Thousands of protesters spill onto 7th Street in San Francisco after President Donald Trump announced ending the Obama-era Deferred Action for Childhood Arrivals program. (Photo: Jason Doiy/ALM)

The U.S. Court of Appeals for the Ninth Circuit on Thursday upheld a lower court’s preliminary injunction blocking the federal government’s rollback the Deferred Action for Childhood Arrivals (DACA) program.

In a 99-page opinion, Judge Kim Wardlaw wrote that Department of Homeland Security Secretary Kristjen Nielsen was “incorrect in her belief that DACA was illegal and had to be rescinded.”

Wardlaw also turned back the administration’s conclusion that its decision DACA was illegal was not reviewable by the courts. “The government may not simultaneously both assert that its actions are legally compelled, based on its interpretation of the law, and avoid review of that assertion by the judicial branch, whose ‘province and duty’ it is ‘to say what the law is,’” she wrote, quoting from Marbury v. Madison.

The Ninth Circuit ruling upholds a preliminary injunction from U.S. District Judge William Alsup of the Northern District of California, who blocked the Trump administration’s decision to roll back DACA. The DACA program temporarily exempts certain undocumented immigrants brought to the U.S. as children from deportation.

Jeffrey Davidson, a Covington & Burling partner who argued the case on behalf of The Regents of the University of California and university president Janet Napolitano, says the decision “sets a terrific tone” for other cases over DACA recission.

“Our main allegation in this case is the government failed to give any consideration to the interest of the DACA recipients when it rescinded DACA, and that the decision was based on an error of law and was inadequately explained,” Davidson said. “And these are all very sort of common-sense aspects of government decision making.”

Gibson, Dunn & Crutcher partner Ethan Dettmer, whose firm represented a group of individual DACA recipients, said in an email statement this his clients “embody the American Dream.” Wardlaw opens her opinion with a description of Gibson’s client Dulce Garcia, who was brought to the U.S. by her parents as a 4-year-old, and who now serves as a lawyer for underserved communities.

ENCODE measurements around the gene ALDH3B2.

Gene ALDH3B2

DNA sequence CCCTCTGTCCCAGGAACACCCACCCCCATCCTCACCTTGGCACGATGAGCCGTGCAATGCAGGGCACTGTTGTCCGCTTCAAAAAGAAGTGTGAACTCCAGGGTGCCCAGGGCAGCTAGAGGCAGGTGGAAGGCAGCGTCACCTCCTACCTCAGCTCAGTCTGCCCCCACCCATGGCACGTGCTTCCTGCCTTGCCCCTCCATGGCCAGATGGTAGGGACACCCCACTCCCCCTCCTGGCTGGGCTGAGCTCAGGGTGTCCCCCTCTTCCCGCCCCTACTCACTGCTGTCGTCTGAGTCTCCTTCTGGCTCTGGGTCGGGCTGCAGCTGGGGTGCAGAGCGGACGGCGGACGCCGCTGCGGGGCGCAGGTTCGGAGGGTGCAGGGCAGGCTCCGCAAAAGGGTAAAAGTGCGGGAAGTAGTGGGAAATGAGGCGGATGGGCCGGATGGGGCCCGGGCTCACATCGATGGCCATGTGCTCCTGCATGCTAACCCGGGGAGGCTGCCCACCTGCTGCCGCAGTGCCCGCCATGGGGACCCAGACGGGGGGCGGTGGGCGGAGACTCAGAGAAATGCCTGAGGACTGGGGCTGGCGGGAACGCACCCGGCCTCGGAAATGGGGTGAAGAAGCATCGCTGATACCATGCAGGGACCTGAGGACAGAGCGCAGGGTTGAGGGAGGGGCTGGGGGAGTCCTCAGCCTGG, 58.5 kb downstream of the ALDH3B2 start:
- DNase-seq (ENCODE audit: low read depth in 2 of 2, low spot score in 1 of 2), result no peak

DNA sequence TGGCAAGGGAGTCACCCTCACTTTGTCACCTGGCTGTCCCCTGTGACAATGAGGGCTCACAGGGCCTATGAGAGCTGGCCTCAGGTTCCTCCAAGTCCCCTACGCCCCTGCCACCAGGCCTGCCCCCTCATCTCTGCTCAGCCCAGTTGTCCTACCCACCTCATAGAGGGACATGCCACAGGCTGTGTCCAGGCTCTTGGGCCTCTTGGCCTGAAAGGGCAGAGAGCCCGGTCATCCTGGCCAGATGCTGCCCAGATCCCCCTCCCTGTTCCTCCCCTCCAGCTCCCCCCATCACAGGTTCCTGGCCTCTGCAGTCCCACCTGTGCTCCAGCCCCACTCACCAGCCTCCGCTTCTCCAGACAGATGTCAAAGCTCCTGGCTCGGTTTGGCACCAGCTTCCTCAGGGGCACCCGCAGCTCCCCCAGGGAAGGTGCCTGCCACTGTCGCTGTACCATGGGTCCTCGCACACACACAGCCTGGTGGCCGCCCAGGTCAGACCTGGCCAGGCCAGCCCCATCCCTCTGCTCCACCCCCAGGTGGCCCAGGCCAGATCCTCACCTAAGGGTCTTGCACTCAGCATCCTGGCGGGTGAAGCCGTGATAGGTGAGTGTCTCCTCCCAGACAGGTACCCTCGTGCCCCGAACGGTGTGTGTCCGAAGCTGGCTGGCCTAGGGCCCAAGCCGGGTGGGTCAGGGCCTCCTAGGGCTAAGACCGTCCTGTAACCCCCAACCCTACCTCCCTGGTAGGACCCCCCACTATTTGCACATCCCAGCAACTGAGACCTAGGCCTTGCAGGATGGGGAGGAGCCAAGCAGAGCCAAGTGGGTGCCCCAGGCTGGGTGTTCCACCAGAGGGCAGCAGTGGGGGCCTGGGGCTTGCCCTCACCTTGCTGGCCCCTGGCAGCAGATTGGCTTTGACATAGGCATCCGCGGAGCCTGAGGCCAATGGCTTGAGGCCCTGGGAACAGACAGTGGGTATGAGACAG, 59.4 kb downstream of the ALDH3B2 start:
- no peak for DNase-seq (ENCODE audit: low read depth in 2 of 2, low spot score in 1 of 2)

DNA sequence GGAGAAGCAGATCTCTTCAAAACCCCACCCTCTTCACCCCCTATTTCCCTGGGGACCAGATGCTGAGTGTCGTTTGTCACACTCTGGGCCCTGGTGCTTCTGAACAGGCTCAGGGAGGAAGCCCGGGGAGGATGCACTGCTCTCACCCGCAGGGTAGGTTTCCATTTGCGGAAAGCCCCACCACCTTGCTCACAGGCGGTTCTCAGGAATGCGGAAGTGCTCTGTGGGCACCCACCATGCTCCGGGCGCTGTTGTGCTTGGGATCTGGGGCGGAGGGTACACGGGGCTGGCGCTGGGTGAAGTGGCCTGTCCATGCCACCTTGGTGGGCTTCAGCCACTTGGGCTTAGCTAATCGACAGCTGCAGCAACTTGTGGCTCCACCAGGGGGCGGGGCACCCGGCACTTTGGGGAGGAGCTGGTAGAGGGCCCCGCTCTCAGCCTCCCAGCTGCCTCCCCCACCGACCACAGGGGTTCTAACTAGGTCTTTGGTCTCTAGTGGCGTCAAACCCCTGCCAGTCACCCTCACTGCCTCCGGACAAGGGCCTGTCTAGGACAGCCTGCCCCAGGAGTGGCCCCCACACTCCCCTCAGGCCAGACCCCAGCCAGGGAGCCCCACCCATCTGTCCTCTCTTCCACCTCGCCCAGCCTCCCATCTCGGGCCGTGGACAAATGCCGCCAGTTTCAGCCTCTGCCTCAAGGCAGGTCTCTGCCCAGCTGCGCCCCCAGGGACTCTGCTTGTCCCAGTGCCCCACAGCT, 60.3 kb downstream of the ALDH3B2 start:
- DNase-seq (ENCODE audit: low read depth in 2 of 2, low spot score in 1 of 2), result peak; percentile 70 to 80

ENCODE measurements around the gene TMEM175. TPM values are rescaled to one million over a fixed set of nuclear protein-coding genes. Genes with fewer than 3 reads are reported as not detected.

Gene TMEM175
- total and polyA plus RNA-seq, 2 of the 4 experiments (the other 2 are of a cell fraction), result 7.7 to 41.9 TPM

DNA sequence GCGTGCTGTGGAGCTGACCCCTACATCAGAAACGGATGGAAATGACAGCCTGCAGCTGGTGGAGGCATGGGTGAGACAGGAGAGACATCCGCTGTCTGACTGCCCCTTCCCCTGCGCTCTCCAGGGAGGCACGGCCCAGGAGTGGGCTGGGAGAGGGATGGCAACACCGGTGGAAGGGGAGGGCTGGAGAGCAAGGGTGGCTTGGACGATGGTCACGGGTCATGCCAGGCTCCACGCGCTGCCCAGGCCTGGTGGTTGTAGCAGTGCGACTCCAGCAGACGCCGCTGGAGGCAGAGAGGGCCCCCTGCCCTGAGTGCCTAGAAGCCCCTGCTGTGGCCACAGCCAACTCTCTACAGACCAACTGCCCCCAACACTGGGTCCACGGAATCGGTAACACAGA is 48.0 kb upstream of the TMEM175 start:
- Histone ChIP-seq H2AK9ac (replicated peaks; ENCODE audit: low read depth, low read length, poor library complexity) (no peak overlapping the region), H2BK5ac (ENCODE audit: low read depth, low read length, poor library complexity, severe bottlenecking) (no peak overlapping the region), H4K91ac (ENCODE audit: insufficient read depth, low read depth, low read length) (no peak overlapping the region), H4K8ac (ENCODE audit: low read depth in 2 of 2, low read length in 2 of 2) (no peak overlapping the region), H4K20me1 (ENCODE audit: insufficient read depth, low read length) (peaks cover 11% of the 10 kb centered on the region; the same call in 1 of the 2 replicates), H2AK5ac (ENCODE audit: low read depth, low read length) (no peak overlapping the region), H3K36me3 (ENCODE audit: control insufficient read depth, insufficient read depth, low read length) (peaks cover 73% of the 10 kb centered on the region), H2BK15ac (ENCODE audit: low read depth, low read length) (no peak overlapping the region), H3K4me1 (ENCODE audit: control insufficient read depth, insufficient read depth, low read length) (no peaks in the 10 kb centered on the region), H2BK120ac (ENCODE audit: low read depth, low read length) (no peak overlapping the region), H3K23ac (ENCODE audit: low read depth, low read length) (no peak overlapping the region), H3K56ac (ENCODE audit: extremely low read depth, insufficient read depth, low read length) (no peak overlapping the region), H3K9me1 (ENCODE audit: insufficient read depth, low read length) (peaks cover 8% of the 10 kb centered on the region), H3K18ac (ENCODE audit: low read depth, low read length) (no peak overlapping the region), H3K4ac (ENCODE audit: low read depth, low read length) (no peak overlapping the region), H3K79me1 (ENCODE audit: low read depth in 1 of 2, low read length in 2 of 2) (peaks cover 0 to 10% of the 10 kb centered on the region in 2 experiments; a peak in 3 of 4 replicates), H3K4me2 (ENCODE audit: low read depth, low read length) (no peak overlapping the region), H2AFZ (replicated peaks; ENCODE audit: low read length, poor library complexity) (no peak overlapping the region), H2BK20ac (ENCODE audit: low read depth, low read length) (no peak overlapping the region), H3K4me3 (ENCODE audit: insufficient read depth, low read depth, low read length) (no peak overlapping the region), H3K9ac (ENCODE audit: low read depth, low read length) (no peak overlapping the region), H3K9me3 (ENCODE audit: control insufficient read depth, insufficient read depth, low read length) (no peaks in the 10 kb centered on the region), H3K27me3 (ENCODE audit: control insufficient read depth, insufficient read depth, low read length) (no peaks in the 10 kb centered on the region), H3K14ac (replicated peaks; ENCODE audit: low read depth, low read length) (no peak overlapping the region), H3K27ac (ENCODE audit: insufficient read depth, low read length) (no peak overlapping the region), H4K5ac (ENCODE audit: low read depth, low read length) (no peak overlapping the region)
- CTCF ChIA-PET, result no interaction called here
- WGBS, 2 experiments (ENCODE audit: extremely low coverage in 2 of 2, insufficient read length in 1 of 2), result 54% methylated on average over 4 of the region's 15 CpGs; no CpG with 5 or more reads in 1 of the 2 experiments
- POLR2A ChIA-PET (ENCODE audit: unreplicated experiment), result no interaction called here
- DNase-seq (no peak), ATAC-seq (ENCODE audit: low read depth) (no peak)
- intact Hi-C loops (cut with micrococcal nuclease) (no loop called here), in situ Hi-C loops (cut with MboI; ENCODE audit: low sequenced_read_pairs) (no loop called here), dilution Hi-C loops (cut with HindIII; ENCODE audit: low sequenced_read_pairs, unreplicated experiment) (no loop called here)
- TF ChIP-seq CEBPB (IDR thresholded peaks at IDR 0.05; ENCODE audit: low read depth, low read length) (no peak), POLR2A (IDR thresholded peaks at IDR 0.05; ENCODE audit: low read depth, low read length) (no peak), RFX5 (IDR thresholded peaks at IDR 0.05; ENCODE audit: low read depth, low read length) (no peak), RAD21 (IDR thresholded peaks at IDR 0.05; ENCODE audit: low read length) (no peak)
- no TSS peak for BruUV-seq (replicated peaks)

“In upholding Judge Alsup’s preliminary injunction, the Court recognized that Dreamers are ‘no different from any other productive—indeed inspiring—young American,’ and that DACA was put in place to prevent ‘the cruelty and wastefulness of deporting productive young people to countries with which they have no ties,’” Dettmer said. “Today’s order is a victory for the rule of law that allows DACA holders to continue to renew their DACA status.”

Other law firms representing plaintiffs include Cotchett Pitre & McCarthy and Altshuler Berzon. Among the slew of big law firms that filed amicus briefs with the Ninth Circuit were Davis Wright Tremaine, Jenner & Block, Mayer Brown, Fenwick & West, Boies Schiller Flexner, Steptoe & Johnson, and Venable LLP, and Cooley.

The Ninth Circuit decision comes days after the Department of Justice petitioned the U.S. Supreme Court to weigh in on the future of DACA recipients. The move followed a letter sent to the Ninth Circuit by the DOJ imposing an Oct. 31 deadline to rule on the DACA case, stating that failure to meet the deadline would lead to a “petition to the Supreme Court for a writ of certiorari.”

Covington’s Davidson noted that given Thursday’s Ninth Circuit decision, the Supreme Court decision “no longer makes any sense.”

“It seems to me there ought to be new proceedings to decide whether and how the Supreme Court should address this case,” he added.

Read the full opinion below: